At the end of the 1950s, a substantial majority of Americans told pollsters they supported federal aid to public schools, Medicare, government enforcement of “fair treatment” in employment and housing for all citizens. More generally, 76 percent of respondents agreed that government intervention in domestic affairs was positive. A whopping 90 percent expressed confidence that “the government will do what is right.”
Times — and opinions — have changed. In the 1980s, Ronald Reagan told Americans that “the nine most terrifying words in the English language are ‘I’m from the government and I’m here to help.’ ” By 2013, only 20 percent of Americans trusted government most or all of the time.
In “The Gifted Generation,” a survey of American political history since 1945, David Goldfield, a professor at the University of North Carolina in Charlotte, argues that in the three decades after the end of World War II, millions of Americans achieved the American dream. Since then, however, economic growth has slowed and income inequality has widened. The “major difference” between the two eras, Goldfield maintains, “is that the federal government’s role as the great umpire, the great leveler, has diminished.”
Goldfield is a skillful storyteller. He enlivens his narrative with anecdotes drawn from the experiences of “ordinary” Americans from the “gifted generation” who benefited from the New Deal, the Fair Deal and the Great Society.
Although some historians will find his account of the activist years too celebratory, too focused on change from the top down and too inclined to give presidents (especially Dwight Eisenhower on civil rights) more credit than they deserve, Goldfield’s interpretation does not depart from the conventional wisdom of professional historians (many of whom, including me, are liberals).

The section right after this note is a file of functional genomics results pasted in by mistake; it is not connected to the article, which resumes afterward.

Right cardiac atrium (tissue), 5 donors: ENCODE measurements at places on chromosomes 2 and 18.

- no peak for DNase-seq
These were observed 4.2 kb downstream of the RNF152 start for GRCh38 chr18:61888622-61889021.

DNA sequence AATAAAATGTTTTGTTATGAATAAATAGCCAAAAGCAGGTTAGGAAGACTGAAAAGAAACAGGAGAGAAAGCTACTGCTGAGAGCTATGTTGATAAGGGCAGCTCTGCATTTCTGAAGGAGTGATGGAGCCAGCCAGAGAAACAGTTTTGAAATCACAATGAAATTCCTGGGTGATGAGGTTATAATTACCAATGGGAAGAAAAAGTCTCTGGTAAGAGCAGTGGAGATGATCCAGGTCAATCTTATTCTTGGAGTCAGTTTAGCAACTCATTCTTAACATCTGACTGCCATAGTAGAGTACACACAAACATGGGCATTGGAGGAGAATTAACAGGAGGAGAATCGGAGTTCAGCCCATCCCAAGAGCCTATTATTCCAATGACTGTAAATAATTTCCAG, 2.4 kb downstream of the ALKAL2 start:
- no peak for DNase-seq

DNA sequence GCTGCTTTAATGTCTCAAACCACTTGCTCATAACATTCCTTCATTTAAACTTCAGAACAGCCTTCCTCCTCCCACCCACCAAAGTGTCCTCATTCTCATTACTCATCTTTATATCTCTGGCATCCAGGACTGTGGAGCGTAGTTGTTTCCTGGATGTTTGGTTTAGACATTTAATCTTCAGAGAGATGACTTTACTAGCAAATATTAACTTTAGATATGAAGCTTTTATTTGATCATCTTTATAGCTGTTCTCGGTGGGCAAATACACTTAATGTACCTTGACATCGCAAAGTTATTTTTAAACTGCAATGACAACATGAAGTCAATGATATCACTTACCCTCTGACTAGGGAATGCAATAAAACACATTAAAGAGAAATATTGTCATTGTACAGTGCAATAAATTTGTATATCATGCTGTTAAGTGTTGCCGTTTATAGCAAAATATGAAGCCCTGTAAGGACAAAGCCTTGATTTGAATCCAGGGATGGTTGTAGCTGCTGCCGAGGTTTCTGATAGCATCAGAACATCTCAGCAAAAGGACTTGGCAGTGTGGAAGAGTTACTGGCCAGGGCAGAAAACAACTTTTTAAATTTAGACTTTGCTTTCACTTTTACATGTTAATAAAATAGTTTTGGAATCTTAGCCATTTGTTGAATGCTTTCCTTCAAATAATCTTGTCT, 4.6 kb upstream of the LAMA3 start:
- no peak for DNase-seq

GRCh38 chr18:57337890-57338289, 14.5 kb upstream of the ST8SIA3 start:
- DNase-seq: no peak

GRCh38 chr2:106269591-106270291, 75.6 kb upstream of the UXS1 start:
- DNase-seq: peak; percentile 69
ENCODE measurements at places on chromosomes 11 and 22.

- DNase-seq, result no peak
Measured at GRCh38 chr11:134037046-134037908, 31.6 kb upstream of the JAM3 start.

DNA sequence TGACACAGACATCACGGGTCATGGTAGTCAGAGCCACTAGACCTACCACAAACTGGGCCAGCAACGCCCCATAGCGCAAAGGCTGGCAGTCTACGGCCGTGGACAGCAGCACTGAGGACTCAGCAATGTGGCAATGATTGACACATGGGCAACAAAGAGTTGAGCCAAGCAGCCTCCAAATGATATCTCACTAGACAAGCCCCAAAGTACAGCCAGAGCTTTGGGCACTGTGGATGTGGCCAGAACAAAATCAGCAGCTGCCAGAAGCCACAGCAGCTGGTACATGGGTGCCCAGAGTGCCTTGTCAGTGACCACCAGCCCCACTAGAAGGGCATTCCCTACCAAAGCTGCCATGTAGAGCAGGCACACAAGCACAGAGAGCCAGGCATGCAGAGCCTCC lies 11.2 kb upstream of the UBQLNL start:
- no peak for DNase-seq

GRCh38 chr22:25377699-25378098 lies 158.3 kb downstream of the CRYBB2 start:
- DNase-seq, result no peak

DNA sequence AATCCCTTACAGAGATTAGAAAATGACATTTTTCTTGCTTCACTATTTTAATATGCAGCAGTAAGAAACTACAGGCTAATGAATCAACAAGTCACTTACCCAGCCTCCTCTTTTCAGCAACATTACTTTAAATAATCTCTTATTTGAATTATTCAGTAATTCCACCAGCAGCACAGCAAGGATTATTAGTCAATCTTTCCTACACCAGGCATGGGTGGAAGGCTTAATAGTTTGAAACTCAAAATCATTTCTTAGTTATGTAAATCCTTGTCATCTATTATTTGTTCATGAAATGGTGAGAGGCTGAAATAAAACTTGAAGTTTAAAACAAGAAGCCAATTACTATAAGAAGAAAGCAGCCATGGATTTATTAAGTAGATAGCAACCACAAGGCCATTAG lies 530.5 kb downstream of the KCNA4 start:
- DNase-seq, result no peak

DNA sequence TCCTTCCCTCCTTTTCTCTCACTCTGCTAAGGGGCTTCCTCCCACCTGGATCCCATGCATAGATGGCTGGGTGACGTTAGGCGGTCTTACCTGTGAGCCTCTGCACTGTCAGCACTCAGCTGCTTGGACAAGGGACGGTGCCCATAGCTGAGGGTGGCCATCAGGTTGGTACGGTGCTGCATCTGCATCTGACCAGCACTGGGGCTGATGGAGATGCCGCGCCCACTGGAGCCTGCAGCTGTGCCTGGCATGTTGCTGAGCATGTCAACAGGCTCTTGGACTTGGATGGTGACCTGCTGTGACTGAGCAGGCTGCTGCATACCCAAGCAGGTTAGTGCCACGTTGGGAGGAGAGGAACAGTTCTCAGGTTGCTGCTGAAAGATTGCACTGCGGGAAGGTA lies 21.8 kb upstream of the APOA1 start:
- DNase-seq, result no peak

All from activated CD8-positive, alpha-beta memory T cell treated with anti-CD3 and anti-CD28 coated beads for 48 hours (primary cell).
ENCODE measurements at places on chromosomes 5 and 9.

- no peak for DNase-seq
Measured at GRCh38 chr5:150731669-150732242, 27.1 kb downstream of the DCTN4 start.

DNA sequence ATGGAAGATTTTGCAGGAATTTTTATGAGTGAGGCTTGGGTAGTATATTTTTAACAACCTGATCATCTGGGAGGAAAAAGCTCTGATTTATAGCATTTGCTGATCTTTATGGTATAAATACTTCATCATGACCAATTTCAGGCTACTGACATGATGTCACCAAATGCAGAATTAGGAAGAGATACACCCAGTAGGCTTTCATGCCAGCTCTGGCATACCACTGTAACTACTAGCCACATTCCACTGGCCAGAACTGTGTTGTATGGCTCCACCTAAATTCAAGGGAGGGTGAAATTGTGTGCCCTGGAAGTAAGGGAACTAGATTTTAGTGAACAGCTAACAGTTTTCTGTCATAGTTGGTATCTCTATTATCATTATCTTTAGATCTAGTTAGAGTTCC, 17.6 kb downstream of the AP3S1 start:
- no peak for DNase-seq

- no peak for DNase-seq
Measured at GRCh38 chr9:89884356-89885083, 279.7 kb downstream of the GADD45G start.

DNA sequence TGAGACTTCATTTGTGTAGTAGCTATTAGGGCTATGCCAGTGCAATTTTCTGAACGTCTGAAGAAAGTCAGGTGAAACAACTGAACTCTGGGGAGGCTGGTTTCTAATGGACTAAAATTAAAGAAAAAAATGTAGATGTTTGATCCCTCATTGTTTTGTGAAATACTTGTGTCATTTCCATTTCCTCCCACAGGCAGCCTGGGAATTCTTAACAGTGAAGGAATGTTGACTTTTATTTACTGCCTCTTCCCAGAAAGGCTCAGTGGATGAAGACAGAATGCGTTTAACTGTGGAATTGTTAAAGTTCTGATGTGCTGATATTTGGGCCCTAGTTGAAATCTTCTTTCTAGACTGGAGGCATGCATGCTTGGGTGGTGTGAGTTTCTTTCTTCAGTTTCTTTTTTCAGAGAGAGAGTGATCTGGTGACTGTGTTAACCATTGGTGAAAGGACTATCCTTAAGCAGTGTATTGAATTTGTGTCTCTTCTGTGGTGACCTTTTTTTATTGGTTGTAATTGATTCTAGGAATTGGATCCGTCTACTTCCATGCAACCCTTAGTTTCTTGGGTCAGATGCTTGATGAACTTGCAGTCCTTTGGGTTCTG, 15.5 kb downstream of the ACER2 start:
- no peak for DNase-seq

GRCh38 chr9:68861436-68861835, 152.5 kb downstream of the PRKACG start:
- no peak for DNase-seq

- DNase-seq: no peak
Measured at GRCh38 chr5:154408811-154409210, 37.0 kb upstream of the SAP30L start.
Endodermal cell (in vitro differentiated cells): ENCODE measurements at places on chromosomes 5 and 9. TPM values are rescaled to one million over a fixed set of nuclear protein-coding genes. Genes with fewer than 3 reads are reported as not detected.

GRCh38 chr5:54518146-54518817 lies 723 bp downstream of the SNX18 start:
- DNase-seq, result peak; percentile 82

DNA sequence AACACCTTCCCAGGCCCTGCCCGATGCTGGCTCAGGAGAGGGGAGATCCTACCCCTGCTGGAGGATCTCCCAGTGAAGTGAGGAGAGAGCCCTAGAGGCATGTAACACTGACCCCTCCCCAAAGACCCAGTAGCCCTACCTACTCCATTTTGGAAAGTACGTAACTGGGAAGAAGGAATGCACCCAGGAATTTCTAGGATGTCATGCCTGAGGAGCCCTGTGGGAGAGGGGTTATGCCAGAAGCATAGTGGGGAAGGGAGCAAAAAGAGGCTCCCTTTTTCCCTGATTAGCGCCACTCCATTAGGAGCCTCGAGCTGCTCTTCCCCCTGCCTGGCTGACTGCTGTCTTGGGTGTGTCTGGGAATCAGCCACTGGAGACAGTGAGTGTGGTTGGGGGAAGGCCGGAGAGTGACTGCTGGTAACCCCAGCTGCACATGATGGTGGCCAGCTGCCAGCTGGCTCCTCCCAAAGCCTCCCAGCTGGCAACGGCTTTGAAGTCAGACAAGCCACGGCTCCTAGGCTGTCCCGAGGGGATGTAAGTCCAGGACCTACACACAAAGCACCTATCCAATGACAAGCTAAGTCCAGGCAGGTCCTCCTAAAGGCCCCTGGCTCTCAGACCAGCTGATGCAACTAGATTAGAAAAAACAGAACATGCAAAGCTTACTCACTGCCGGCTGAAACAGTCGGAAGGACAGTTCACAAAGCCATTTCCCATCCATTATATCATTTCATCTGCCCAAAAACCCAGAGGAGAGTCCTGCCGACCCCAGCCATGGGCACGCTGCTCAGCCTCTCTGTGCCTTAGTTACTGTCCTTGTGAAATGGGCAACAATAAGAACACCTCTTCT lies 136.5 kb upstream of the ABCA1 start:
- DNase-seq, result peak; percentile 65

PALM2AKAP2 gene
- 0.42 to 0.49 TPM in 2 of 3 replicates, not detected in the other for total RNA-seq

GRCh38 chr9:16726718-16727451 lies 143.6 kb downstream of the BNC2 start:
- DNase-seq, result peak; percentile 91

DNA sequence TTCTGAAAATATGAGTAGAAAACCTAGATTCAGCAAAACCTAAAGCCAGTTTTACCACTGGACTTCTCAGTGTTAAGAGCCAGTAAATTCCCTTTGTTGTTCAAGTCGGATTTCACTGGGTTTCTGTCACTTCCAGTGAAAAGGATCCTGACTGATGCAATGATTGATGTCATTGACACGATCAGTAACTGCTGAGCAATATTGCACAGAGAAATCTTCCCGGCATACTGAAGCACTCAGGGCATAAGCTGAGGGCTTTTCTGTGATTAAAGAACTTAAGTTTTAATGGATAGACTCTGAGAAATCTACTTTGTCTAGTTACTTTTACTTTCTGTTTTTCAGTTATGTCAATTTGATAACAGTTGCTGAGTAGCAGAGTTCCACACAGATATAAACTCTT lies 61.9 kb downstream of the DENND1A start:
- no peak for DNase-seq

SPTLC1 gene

Along with many other scholars and political commentators, Goldfield claims that from 1945 to the 1970s progressive government initiatives opened opportunities for many, many Americans by providing a safety net (food, shelter, health care and jobs); a healthier environment; civil rights and voting rights for African-Americans; and greater equality for women.
Goldfield insists as well that more recent action by the federal government — to improve early childhood education; public schools; access to higher education; public transportation and infrastructure; access to health care; and a higher minimum wage — could have and would have materially enhanced the lives of millions of people.
The effectiveness and efficiency of most government policies are, of course, difficult to measure. And some policies are more successful than others. Some critics assert, moreover, that the state of the economy has a greater impact than a government program or basket of programs. Some may disagree with Goldfield that policies similar to those enacted by Scandinavian countries could have substantially reduced the dislocations ushered in by globalization and technological innovation.
To his credit, Goldfield presents data about the impact of many government programs, including college enrollments, the quality of the air we breathe and the number of black voters. However, “The Gifted Generation” does not provide a definitive answer to an important question: Under what conditions does more government produce good government?
Glenn C. Altschuler is the Thomas and Dorothy Litwin Professor of American Studies at Cornell University.
The Gifted Generation
By: David Goldfield.
Publisher: Bloomsbury, 534 pages, $35.